Which shows I can be creative – but only when really desperate.

    Or is it?

    Premier Icon mikewsmith
    Subscriber

    In general your mode of transport has no relation to your personality, strenghts or weaknesses. Cocks will be cocks on 2 wheels, on foot or in 4 wheels. Good people the same.

    The only thing that happens when people generalise is they are wrong ๐Ÿ™‚

    Premier Icon offthebrakes
    Subscriber

    I also read that this morning – page-filling content-free drivel.

    2 minutes of my life I won’t get back.

    ChunkyMTB
    Member

    It’s true though…

    jekkyl
    Member

    she cycles in high heels?!

    To be fair rolling his right trouser leg up is pretty resourceful, that is quite a complicated problem to solve.
    What an awful article.

    “Journalist” without anything interesting to write about.

    There are a lot of them about, mainly in the Sunday colour supplements.

    Premier Icon molgrips
    Subscriber

    Yeah it’s a bit of bollocks. This:

    on a bike you are close to death

    Is a stupid thing to say. Also she starts off saying we’re all different, then says this:

    All cyclists view cars, lorries and buses as natural enemies, but the cyclist who is hostile to his own kind, and who squeezes past others on the inside is suitable only for solitary working.

    To play her at her own game – anyone who goes to the trouble of making heel protectors out of inner tubes whilst missing the obvious and far better solution (change of shoes) clearly isn’t perceptive enough to write a good article ๐Ÿ™‚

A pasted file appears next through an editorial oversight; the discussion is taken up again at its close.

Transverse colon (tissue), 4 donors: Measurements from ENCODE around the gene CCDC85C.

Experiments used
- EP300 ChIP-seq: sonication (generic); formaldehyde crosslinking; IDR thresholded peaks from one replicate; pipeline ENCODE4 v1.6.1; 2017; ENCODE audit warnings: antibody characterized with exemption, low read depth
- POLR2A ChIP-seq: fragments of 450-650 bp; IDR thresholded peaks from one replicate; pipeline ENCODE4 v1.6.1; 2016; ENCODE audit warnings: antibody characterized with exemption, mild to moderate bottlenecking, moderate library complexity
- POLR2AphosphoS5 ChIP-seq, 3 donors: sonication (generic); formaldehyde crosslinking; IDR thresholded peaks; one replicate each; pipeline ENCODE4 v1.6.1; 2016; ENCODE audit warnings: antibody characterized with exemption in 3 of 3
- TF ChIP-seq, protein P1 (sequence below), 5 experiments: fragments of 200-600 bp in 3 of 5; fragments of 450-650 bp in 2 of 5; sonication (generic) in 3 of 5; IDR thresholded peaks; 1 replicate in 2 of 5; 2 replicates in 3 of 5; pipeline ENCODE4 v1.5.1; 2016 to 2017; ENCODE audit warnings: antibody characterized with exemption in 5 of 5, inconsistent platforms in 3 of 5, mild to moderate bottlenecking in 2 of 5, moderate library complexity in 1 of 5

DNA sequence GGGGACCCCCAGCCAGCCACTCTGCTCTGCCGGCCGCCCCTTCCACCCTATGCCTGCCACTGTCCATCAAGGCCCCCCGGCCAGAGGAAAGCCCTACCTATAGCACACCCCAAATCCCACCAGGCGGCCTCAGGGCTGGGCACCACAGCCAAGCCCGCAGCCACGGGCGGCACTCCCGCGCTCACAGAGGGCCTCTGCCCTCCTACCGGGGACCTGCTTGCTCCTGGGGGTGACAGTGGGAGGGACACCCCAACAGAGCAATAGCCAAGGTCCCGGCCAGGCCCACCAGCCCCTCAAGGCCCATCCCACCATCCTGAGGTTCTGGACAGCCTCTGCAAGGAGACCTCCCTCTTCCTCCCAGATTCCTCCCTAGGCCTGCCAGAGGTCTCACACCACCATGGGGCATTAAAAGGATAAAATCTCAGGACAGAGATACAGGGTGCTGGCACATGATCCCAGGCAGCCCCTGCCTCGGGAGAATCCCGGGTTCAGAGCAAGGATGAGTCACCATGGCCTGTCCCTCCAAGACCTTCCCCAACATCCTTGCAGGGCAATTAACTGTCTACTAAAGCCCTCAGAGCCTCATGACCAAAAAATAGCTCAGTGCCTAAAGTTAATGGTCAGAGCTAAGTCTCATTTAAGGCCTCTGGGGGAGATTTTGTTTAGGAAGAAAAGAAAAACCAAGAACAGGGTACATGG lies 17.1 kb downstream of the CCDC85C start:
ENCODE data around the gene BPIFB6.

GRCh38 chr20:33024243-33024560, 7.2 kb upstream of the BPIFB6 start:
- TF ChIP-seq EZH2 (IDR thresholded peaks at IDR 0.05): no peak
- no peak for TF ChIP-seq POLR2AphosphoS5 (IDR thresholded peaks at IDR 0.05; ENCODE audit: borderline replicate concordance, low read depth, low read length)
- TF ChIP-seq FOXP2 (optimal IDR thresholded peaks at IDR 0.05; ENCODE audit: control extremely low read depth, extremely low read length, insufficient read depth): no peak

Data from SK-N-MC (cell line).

rusty90
    Member

    Bike waffle waffle, red light waffle waffle, lycra waffle waffle.
    Can I have my cheque now please?

    Premier Icon martinhutch
    Subscriber

    We are risk-takers and ever so slightly rebellious, which works quite well – especially in a job like journalism.

    Bollocks on every level. Most journos I’ve encountered are the craven opposite of this.

    Premier Icon ir_bandito
    Subscriber

    I’m sure I’ve read this article (or one very similar) earlier this year.

    so not only crap, but repeated/plagiarised crap too,

    bartimaeus
    Member

    Reads like a bit of observational fun to me – and it makes cyclists out to be a wide variety of real people which in my view is a good thing.

    If it’s not original then by all means slag it off as lazy journalism – but this sort of piece is always going to be amusing generalisations drawn from observation… “man balancing, stationary on a fixed gear bike at the lights… show-off” seems pretty familiar from bike forums.

    Premier Icon Speeder
    Subscriber

    Makes sense on a lot of levels – I’m sure a proper analyst could do some good work on it but this is essentially just asking a question with some amateur theories thrown in for good measure.

    Premier Icon Trekster
    Subscriber

    Sure I have read that or something similar before?

    Premier Icon richmtb
    Subscriber

    Its a bit of fluff but some of it rings true.

    On a bike you are a lot freer to break rules so its a better test of someone’s true nature than driving. When driving people are restricted by either fear of punishment (points fine etc) or lack of opportunity – you can’t jump the red light if the guy in front of you has decided not to. On a bike you are free to choose.

    belugabob
    Member

    So. she thinks that condoms on her shoes will protect them from SPDs?

    Bless her…;)

    brakes
    Member

    That is possibly the worst thing I’ve ever read, anywhere, ever.
    And you chose to copy and paste it into a thread?!?
    You make me SICK!